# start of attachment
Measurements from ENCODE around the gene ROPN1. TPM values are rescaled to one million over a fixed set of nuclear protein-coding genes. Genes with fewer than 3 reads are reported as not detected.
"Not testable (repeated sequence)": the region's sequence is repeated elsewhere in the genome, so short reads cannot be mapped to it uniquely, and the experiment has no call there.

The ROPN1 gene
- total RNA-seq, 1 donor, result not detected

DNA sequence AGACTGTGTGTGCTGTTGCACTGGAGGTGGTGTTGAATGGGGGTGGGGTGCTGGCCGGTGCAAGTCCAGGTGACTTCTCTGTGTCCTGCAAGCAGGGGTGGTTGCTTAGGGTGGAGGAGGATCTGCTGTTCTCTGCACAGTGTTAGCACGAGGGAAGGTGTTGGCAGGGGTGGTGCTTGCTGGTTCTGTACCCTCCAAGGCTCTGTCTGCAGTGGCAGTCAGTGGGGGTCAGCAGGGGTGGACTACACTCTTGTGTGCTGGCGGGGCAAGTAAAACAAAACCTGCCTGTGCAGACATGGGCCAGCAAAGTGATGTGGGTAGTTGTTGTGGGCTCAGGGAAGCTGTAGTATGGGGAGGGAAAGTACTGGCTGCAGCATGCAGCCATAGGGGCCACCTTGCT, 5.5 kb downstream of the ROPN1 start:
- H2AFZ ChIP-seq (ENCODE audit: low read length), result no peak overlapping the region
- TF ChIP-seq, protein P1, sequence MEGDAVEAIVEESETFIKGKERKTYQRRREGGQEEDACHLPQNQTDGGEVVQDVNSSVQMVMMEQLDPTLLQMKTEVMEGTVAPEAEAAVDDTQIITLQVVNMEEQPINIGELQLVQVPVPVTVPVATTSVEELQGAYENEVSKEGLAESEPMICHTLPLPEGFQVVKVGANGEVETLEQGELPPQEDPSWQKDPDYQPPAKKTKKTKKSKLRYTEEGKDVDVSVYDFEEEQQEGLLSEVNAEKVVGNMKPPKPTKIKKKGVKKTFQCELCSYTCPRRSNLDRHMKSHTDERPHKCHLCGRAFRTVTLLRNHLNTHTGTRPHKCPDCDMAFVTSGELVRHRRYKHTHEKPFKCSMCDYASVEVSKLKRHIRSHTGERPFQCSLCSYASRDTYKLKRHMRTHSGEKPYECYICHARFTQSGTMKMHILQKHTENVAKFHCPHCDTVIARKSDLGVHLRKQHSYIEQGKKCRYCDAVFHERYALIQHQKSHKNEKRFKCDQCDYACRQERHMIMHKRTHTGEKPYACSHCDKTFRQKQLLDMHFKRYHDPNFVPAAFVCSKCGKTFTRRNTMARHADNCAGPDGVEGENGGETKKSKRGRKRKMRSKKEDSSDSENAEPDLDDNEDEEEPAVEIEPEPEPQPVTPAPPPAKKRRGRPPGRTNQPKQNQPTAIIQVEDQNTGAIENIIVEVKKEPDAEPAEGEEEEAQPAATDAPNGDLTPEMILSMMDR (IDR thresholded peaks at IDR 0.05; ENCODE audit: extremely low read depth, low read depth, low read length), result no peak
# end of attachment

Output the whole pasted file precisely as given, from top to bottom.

Measurements from ENCODE around the gene ROPN1. TPM values are rescaled to one million over a fixed set of nuclear protein-coding genes. Genes with fewer than 3 reads are reported as not detected.
"Not testable (repeated sequence)": the region's sequence is repeated elsewhere in the genome, so short reads cannot be mapped to it uniquely, and the experiment has no call there.

The ROPN1 gene
- total RNA-seq, 1 donor, result not detected

DNA sequence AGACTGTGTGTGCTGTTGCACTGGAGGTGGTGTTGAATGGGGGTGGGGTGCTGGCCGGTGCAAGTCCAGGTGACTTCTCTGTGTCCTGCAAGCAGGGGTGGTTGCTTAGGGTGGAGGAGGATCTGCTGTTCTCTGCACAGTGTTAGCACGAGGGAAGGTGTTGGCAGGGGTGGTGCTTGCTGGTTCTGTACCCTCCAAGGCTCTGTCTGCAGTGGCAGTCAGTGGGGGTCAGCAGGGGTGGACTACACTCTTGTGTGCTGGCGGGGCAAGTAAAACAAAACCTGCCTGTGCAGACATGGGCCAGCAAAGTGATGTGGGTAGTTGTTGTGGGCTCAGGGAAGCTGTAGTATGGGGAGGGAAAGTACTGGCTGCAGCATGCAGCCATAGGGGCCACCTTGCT, 5.5 kb downstream of the ROPN1 start:
- H2AFZ ChIP-seq (ENCODE audit: low read length), result no peak overlapping the region
- TF ChIP-seq, protein P1, sequence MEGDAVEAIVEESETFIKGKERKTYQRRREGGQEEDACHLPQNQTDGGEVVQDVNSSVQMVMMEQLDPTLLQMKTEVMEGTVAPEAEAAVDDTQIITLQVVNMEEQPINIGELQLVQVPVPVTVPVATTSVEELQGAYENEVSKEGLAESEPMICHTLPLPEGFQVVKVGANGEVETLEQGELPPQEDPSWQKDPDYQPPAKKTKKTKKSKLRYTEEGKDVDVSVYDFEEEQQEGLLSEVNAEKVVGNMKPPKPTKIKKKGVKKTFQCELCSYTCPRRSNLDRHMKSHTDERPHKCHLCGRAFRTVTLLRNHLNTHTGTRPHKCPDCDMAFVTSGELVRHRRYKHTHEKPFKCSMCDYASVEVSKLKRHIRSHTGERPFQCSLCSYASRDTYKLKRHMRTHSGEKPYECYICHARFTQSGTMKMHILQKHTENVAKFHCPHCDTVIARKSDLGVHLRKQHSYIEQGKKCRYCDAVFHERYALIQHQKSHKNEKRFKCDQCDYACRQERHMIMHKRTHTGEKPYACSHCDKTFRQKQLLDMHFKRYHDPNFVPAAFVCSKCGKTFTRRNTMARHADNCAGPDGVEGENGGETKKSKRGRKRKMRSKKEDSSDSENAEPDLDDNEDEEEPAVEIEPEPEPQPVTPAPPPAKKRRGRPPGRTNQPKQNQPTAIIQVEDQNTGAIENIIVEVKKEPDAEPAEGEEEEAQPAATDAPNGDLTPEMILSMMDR (IDR thresholded peaks at IDR 0.05; ENCODE audit: extremely low read depth, low read depth, low read length), result no peak